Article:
Casino games are easy to classify as gambling because the core reason people are spending money is to try and get more money back. Video games become more subjective because most people aren’t buying loot boxes to try and win more money (some do but not the majority), they buy the loot boxes because for them it will equate to more enjoyment of the game (or so they hope). That makes it a lot harder to pin point why it qualifies as gambling and it becomes much more about your opinion of what result is desired.


I think the issue is that loot box like schemes appear to target kids. Grown ass men can waste their money (see Star Citizen) in any way they please, but kids… it’s not even gambling, it’s enticing them to spend excessive money (thousands of dollars?) without parental consent.


If BF2 is gambling then sure, Overwatch is gambling too. I don’t like how Overwatch handles lootboxes either. Paying for random rewards sucks.

But like I said earlier I don’t actually care all that much about the gambling bit. I care about the P2W bit. Once you sell anything other than cosmetics, you should be inflicted with a million papercuts and then be sealed in a vat of lemon juice until you suffocate on your own evil.

That applies to F2P “games”, too. Fuck those “games”. P2W is less unacceptable without an up-front price, but I would never, ever, touch that shit either. They’re exploitative and reprehensible.


No. The question of whether something is covered by existing gambling laws is both deeply regional (since laws are different from region to region) and ultimately something that lawyers will decide. It’s a technicality that we lay people (I’m just assuming you’re not a lawyer in this field here, mea culpa if you are) aren’t qualified to decide and have no impact on anyway.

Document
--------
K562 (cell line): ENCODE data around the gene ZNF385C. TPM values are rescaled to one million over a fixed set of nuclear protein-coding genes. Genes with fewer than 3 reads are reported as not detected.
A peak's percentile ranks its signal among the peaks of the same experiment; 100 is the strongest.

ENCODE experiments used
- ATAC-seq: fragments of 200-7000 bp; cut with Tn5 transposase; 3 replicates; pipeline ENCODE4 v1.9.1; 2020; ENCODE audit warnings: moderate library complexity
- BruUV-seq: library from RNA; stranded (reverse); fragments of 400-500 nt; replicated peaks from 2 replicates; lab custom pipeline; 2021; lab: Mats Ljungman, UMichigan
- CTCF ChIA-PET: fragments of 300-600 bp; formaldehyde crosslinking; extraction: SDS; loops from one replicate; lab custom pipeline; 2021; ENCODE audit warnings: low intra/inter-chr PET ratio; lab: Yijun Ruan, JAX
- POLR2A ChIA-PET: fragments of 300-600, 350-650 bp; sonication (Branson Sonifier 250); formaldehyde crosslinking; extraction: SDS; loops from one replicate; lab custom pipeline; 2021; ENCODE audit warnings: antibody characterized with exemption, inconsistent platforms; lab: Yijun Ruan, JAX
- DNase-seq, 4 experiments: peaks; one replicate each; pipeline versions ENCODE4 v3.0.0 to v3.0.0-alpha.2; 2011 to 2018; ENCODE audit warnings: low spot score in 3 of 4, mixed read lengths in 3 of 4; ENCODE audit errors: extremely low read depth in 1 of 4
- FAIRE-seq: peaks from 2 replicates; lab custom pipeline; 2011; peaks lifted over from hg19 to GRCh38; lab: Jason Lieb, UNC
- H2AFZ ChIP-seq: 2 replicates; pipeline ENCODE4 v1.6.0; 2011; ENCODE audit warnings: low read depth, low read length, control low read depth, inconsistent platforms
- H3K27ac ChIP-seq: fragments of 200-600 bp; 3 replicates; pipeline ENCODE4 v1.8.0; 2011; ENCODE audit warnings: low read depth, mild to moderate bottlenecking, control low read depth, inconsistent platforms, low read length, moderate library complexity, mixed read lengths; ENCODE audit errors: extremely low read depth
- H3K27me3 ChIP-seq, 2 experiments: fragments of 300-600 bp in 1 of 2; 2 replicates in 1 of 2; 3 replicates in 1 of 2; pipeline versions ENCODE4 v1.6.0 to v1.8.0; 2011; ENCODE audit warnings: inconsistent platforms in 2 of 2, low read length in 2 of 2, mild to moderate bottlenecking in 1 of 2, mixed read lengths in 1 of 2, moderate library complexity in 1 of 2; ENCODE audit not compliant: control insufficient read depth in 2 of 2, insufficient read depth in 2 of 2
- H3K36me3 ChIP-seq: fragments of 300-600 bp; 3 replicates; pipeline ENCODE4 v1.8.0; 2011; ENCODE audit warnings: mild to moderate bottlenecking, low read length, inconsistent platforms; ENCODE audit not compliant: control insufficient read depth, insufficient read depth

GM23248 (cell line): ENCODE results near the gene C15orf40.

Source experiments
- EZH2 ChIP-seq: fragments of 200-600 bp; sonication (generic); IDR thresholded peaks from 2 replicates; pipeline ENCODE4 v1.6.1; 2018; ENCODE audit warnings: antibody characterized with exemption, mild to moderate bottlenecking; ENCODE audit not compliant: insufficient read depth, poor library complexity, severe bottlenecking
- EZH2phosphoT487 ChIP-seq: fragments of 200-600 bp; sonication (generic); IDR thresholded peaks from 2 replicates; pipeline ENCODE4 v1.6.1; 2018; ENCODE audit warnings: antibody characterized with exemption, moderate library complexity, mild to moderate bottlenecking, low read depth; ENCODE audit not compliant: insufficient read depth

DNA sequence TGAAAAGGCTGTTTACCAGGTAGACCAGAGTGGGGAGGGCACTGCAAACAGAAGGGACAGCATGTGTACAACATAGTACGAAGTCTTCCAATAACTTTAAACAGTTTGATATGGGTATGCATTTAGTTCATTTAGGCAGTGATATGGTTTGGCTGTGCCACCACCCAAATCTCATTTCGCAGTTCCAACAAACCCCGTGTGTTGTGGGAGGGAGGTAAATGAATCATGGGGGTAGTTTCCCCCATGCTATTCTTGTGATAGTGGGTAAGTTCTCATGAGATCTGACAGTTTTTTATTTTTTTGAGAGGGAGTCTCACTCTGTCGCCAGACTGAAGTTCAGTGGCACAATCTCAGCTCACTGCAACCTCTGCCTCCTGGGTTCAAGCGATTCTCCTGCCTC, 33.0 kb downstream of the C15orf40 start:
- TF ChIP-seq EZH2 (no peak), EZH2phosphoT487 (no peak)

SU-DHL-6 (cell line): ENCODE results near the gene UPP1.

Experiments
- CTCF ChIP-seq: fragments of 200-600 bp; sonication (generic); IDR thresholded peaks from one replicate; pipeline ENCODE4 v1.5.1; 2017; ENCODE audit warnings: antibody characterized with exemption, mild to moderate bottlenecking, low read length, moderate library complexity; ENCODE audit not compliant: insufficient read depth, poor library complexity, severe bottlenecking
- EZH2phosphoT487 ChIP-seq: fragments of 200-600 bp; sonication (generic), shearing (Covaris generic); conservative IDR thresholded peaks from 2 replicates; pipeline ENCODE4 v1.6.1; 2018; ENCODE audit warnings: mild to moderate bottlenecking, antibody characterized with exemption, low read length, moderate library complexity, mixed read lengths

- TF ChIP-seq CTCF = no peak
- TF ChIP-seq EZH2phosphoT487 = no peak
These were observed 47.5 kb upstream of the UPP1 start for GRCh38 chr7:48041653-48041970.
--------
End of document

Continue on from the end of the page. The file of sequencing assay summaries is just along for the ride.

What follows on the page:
The question of whether something should be regulated and how is a different one, and I think a lot more interesting to have in a discussion forum. And I think it’s useful to start by identifying what is actually gambling, not just what the law currently covers. We can then consider whether the legal definition should be extended - or otherwise altered, as well.


What I am saying is the court of laws has already defined gambling. It’s not up for a debate. Our laws are based on how they interpreted what gambling means, and they already decided sports cards, pokemon, etc. do not count. It is not a question of whether or not those are gambling, the question is whether the loot boxes fall in that group or something else. If it’s something else, then maybe it will be defined as gambling.

The question of whether the previously mentioned group should be regulated and is gambling, has already been answered, in more than one region, and via more than one case, and they did not qualify as gambling.

And yes, court systems define and redefine and clarify definitions all the time. It’s part of what they do. They determine what a person actually means in the sense of the law, how we rule, how we function… not dictionaries…